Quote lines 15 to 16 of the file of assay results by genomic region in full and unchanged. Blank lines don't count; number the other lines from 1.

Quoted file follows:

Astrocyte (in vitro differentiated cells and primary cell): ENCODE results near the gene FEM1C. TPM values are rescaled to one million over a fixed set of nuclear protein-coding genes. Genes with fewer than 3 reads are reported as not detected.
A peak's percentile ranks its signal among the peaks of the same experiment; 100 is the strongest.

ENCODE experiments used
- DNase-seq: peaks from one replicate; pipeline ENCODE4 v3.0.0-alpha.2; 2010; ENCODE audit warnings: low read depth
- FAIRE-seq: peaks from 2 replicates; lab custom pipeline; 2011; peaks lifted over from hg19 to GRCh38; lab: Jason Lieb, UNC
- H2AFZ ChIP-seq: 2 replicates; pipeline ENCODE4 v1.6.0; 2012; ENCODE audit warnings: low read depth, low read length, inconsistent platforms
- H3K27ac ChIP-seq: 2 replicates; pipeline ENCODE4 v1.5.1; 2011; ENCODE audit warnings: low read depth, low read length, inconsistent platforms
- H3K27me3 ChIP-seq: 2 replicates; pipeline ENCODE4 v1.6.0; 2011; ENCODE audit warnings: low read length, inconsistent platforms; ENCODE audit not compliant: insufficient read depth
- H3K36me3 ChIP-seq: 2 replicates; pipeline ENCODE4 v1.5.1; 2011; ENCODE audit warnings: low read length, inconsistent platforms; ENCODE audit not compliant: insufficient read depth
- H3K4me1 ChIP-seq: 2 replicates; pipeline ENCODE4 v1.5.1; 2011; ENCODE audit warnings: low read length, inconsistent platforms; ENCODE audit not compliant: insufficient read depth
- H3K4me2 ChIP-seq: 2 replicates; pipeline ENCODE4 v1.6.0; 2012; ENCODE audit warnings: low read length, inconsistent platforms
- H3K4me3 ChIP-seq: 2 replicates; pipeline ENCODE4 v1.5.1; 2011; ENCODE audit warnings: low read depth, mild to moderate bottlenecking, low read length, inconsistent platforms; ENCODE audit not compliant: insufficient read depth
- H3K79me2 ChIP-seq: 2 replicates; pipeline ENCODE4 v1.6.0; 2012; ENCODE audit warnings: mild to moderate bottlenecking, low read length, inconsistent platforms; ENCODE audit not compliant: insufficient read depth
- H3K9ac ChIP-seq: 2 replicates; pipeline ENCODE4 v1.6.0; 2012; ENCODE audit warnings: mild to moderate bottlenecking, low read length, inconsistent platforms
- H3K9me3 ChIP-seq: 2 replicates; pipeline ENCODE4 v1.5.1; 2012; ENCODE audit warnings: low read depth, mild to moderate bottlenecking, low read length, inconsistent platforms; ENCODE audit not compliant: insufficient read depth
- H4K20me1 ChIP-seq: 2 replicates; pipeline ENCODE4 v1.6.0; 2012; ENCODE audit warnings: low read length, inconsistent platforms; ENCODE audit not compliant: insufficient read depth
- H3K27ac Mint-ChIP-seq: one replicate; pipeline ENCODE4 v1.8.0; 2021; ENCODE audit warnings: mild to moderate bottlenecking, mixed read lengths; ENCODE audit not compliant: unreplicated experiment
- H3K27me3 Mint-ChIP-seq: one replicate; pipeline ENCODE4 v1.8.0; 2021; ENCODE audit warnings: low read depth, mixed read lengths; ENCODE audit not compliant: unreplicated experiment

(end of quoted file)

- H3K9me3 ChIP-seq: 2 replicates; pipeline ENCODE4 v1.5.1; 2012; ENCODE audit warnings: low read depth, mild to moderate bottlenecking, low read length, inconsistent platforms; ENCODE audit not compliant: insufficient read depth
- H4K20me1 ChIP-seq: 2 replicates; pipeline ENCODE4 v1.6.0; 2012; ENCODE audit warnings: low read length, inconsistent platforms; ENCODE audit not compliant: insufficient read depth